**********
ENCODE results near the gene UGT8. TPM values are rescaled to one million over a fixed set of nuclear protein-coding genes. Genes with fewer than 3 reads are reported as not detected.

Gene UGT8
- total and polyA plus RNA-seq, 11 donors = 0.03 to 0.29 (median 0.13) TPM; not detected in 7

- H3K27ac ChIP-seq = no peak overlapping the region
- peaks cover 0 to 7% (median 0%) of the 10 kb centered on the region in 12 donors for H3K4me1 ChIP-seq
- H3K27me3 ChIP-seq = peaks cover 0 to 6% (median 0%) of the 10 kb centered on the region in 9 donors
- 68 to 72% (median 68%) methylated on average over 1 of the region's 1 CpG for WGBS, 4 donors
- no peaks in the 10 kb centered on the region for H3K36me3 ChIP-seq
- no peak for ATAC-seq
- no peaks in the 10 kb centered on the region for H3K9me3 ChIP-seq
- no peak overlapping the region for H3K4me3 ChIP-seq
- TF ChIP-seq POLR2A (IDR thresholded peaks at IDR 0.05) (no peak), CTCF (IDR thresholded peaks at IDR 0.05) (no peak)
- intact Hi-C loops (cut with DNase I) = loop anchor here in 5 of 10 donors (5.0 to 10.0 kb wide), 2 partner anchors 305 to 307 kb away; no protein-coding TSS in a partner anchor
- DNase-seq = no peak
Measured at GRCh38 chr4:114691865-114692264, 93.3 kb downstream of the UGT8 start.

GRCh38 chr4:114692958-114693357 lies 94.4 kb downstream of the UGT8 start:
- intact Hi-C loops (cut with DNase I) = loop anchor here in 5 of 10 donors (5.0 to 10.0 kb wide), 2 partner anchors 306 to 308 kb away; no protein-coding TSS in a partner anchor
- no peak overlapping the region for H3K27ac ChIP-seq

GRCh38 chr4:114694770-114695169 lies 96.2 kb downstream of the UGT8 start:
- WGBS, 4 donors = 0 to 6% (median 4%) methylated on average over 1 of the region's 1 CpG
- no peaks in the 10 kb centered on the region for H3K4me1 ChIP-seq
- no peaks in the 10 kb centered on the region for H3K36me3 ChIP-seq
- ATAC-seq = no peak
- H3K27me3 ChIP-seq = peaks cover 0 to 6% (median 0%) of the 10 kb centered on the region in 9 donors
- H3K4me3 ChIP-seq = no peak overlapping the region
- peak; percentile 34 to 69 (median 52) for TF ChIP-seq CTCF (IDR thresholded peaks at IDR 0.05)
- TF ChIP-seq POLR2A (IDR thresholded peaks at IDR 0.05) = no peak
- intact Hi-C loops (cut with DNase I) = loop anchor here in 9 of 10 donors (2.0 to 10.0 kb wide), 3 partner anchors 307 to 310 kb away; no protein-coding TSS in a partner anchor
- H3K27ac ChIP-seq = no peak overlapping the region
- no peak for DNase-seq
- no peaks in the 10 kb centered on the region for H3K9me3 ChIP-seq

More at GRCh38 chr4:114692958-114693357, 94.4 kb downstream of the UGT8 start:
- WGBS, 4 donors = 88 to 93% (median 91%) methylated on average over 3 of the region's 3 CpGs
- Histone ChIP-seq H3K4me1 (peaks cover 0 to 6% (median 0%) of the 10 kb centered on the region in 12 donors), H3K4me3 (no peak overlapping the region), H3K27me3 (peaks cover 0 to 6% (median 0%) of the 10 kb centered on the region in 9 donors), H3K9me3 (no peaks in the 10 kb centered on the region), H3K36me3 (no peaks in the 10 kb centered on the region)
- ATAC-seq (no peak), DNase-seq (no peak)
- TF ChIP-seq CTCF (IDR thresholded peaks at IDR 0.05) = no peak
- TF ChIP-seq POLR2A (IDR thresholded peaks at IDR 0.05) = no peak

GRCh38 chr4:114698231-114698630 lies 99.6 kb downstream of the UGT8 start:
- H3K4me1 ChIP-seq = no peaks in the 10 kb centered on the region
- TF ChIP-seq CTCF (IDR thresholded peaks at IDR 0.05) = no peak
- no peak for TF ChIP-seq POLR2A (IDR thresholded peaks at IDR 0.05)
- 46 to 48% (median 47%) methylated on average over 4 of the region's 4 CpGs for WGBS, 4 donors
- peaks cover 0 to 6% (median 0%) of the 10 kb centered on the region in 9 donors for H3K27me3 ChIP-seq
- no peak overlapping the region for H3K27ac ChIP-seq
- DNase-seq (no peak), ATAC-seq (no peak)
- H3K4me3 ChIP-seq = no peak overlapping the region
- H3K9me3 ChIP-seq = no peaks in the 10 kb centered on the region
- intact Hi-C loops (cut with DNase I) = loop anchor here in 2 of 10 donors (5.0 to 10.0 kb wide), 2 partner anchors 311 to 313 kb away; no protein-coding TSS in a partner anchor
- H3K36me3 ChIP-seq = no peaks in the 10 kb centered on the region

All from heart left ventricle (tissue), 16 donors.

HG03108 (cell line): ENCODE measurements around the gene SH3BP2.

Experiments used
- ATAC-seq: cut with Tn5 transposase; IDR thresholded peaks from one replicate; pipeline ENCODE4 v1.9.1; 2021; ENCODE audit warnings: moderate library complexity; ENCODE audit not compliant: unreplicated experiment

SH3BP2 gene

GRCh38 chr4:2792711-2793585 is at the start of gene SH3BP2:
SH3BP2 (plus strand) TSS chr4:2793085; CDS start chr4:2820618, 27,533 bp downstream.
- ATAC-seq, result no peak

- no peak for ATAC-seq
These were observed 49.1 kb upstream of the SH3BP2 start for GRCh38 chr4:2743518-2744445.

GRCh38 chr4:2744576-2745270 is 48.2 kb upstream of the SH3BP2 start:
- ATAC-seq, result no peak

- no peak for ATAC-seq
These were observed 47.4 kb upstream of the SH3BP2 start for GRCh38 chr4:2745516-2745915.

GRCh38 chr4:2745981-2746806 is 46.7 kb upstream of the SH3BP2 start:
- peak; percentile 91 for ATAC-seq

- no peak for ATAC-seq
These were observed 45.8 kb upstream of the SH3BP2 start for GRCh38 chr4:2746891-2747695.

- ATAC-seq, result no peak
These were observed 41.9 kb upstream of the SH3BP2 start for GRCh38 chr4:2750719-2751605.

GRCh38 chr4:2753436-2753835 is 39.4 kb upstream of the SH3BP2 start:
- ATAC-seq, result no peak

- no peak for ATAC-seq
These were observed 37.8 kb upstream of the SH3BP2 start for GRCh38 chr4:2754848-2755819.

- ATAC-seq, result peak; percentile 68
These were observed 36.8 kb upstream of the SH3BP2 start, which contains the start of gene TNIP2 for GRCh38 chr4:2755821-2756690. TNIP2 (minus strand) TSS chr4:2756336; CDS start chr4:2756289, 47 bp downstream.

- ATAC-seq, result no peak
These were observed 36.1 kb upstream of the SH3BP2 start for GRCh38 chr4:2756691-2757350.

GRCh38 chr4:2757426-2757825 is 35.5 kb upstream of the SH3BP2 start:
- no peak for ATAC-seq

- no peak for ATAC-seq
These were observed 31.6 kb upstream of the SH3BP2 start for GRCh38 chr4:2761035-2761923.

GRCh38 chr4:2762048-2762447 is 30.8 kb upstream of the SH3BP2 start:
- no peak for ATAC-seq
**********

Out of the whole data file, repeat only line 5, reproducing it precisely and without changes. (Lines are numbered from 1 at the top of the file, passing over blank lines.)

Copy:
- peaks cover 0 to 7% (median 0%) of the 10 kb centered on the region in 12 donors for H3K4me1 ChIP-seq